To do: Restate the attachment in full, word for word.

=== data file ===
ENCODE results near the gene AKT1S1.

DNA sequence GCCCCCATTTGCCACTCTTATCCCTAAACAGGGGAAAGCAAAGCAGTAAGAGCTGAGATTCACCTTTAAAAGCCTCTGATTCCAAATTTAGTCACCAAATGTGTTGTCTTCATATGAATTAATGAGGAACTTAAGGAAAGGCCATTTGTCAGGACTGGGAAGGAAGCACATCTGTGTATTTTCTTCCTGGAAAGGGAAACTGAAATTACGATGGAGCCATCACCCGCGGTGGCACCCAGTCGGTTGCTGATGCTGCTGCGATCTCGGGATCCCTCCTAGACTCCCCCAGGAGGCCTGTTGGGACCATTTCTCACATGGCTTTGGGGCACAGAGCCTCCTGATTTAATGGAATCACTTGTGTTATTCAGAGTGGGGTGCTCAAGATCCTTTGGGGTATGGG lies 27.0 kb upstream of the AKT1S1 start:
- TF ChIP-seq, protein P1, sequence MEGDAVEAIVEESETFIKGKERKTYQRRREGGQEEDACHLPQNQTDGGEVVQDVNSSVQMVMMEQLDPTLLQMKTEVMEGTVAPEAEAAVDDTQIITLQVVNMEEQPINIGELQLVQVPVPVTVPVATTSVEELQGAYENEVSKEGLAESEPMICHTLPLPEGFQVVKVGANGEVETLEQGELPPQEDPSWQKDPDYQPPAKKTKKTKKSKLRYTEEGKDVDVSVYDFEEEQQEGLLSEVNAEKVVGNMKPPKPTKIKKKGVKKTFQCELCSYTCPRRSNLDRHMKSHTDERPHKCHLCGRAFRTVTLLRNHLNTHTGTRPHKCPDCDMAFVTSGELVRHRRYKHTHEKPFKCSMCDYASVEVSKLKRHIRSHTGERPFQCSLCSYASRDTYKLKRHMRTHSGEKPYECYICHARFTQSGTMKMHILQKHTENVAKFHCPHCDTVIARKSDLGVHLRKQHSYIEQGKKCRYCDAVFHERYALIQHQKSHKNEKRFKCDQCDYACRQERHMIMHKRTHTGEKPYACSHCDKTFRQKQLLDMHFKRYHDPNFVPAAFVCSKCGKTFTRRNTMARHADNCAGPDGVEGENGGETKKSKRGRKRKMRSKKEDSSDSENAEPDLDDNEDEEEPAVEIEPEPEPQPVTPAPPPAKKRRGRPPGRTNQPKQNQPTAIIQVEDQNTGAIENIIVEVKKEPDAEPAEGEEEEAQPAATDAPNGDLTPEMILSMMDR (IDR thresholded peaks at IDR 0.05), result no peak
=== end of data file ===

ENCODE results near the gene AKT1S1.

DNA sequence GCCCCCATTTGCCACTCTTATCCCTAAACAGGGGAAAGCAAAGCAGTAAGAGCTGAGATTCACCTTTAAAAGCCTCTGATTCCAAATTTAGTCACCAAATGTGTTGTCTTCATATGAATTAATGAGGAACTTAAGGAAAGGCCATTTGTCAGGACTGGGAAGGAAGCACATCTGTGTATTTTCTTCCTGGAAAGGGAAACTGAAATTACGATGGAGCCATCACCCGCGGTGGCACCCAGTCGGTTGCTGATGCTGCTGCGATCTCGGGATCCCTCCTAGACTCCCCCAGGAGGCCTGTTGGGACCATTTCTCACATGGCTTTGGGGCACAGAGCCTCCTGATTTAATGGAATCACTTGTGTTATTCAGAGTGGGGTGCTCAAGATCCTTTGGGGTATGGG lies 27.0 kb upstream of the AKT1S1 start:
- TF ChIP-seq, protein P1, sequence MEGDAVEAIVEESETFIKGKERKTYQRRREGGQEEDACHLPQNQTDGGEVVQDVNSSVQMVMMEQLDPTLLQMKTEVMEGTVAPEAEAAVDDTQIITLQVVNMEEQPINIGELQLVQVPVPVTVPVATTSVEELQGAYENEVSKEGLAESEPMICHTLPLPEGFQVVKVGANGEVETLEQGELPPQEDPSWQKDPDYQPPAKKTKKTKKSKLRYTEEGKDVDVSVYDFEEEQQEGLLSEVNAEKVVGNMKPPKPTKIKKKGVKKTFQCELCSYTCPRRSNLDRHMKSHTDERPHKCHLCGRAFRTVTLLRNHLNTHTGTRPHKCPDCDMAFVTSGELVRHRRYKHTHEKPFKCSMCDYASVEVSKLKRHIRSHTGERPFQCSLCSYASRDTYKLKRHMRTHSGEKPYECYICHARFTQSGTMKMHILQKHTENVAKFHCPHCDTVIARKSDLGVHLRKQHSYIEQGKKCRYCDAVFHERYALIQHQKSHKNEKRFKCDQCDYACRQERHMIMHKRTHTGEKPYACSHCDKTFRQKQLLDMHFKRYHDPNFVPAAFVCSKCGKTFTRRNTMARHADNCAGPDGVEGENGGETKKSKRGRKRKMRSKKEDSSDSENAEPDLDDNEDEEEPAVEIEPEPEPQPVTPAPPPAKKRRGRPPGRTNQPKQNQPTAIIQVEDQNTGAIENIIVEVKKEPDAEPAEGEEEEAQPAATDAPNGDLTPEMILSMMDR (IDR thresholded peaks at IDR 0.05), result no peak